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Pet CareHealth

July 18, 2014

PetSafe® Expert

Dr. Patrick Mahaney, VMD

Find Your Lost Pet with a Microchip

 IF_Boy with Leash 5Lost pets show up at vets and shelters every day. If your pet goes missing, how will you be reunited? Properly identifying pets is an issue I'm very passionate about as a clinical practice veterinarian. I’ve helped lost pets reunite with their owners on innumerable occasions after good Samaritans brought in misplaced cats or dogs. In nearly every circumstance, these stray pets lacked tags and a collar. Fortunately this doesn’t mean the pet will be lost forever. An implanted microchip makes it more likely that your pet will be safely returned to you.

How do microchips work?

A microchip is about 12 mm long, approximately the size of a grain of rice. A thin layer of biocompatible glass coats the microchip, which significantly reduces the likelihood that your pet’s body will react with an inflammatory response such as swelling, pain, or itchiness. The microchip does not let off a detectable signal, but instead uses radio frequency identification (RFID) technology.

The microchip stores data that is interpreted by a microchip reader when placed within a few centimeters of the chip. If your pet gets lost and is found by a good Samaritan, he will likely be taken to a vet or animal shelter where the microchip will be scanned and a code is revealed. Once the code is known, the vet or shelter will contact the microchip. The manufacturer keeps a database with the pet owner’s personal information.

How are microchips implanted? Microchip_rfid_rice

A microchip is implanted in the subcutaneous (fat) space between the shoulder blades for both cats and dogs. The process of administering a microchip is similar to giving a vaccination, but a larger 12-gauge needle is used. This causes some discomfort for the pet, which is why some veterinarians prefer to implant the microchip while the pet is under anesthesia for a surgical procedure like a spay or neuter. If your pet has already been fixed, plan for a microchipping procedure as soon as possible.

With my clients, I suggest microchip implantation during the initial veterinary wellness exam. I recommend asking your vet to complete the registration process so the chip is appropriately registered. Tell your vet if you need to update your contact info with the microchip manufacturer.

Many chips are equipped with anti-migration technology that helps prevent them from moving around the subcutaneous space to another part of the body. Although microchips are not supposed to migrate, sometimes they still do. The person scanning for a chip first checks between the shoulder blades. If there’s no chip detected between the shoulder, they’ll keep scanning other body parts including the front limbs, flanks, neck, and back of the skull.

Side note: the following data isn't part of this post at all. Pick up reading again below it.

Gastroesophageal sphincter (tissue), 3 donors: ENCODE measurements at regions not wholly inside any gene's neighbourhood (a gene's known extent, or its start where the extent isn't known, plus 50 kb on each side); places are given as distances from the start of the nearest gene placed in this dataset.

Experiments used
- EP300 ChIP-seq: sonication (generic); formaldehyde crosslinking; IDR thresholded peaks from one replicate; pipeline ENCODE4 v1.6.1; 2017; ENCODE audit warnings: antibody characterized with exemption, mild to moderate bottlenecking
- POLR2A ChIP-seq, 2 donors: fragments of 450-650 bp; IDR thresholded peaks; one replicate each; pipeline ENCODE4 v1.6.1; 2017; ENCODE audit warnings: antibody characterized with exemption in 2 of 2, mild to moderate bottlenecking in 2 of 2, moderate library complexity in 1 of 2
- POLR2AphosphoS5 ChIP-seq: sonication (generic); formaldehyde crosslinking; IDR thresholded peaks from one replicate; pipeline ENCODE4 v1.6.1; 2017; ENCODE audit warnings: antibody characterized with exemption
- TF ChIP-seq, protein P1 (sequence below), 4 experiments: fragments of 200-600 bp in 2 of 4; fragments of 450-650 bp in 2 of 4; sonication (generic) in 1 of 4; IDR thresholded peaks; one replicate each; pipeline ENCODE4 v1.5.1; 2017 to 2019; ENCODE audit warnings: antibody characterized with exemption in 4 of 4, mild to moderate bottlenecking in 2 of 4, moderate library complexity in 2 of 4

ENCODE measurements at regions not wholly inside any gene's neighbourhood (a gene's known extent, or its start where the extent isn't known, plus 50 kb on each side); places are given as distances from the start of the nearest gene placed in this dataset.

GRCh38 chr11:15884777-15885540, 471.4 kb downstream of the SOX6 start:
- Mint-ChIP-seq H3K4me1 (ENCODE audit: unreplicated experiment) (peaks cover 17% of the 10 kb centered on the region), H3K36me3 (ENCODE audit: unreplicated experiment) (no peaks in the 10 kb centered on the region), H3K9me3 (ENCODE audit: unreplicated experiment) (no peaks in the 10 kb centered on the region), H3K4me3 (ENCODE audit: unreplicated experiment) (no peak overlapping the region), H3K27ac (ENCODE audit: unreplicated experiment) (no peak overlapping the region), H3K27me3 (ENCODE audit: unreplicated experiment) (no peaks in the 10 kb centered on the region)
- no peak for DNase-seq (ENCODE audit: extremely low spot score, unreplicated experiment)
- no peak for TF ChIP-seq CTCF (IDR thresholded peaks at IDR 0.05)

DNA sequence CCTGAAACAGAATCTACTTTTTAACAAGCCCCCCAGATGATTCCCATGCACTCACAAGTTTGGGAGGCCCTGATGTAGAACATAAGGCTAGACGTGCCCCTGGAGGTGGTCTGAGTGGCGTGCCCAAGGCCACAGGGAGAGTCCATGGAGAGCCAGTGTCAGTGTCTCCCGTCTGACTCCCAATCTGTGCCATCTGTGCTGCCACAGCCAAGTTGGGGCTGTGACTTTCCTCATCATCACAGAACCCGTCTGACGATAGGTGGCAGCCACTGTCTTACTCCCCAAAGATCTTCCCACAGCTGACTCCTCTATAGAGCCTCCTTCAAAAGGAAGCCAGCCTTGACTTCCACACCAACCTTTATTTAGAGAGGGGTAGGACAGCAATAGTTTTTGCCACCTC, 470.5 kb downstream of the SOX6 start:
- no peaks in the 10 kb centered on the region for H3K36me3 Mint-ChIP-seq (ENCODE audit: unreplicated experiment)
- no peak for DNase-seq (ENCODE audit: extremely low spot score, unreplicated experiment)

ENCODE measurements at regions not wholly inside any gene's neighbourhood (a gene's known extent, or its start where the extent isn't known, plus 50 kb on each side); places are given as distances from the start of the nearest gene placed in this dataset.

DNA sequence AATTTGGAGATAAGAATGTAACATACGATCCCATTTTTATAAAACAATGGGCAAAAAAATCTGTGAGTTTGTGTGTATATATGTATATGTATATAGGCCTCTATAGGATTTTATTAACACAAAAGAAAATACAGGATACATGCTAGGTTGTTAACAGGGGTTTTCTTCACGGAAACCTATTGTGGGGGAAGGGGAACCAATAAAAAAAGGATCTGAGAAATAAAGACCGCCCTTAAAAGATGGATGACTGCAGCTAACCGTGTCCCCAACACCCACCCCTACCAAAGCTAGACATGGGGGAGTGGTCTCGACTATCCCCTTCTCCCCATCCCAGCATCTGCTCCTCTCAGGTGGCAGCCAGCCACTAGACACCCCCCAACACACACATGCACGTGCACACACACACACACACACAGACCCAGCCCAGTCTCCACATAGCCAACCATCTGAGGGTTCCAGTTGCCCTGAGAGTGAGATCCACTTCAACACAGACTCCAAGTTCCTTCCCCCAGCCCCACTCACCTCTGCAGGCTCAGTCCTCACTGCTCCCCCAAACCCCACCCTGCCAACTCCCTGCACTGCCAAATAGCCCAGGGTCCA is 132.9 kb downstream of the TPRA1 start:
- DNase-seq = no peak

Which microchip should my pet have?

It's important to discuss your pet’s lifestyle with your veterinarian to determine the most appropriate chip for implantation. Do you plan to keep your pet in the US or travel internationally with your pet? The International Standards Institute (ISO) chip would be better for globe-trotting pets. Common manufacturers of microchips include AVID and Home Again.

The World Small Animal Veterinary Association gives helpful information about the specifics of ISO chips in their Microchip FAQs page. Pets should always be thoroughly scanned for a microchip before one is implanted. There's no need for a pet to have more than one microchip unless less there is an issue with international travel requiring an ISO chip in the face of the previous chip being a non-ISO format.

Do microchips really help reunite pets with their owners?

Yes, according to the Journal of the American Veterinary Medical Association (JAVMA) article Characterization of animals with microchips entering animal shelters (July 15, 2009, Vol. 235, No. 2, Pages 160-167): The high rate for return of microchipped dogs and cats to their owners supported microchipping as a valuable permanent pet identification modality; however, issues related to registration undermined its overall potential.

Bundling of microchip implantation and registration, point-of-implantation data registration, use of annual compliance and update reminders, and providing access to all registries are potential solutions. Provided your information has been kept up to date, you can be contacted and reunited with your lost pet. Sometimes the microchip manufacturer doesn’t have the most current contact information for each pet, so the pet’s owner can’t be contacted. The pet’s owner will have to use the traditional means of finding the pet, including checking lost posters and calling local shelters and vets. A microchip is only helpful as long as your contact info is current.

Should I microchip my pet?

The best way for your lost pet to be returned to you is to give your pet as many forms of ID as you can. Make sure your pet has a microchip and wears a collar and tags with at all times. You can even embroider your pet’s name and phone number on the collar in case the tags fall off. Your pet’s tags and microchip should both have current contact info.

Written by

Dr. Patrick Mahaney, VMD

Dr. Patrick Mahaney, VMD

Wellness Vet

PetSafe® Expert

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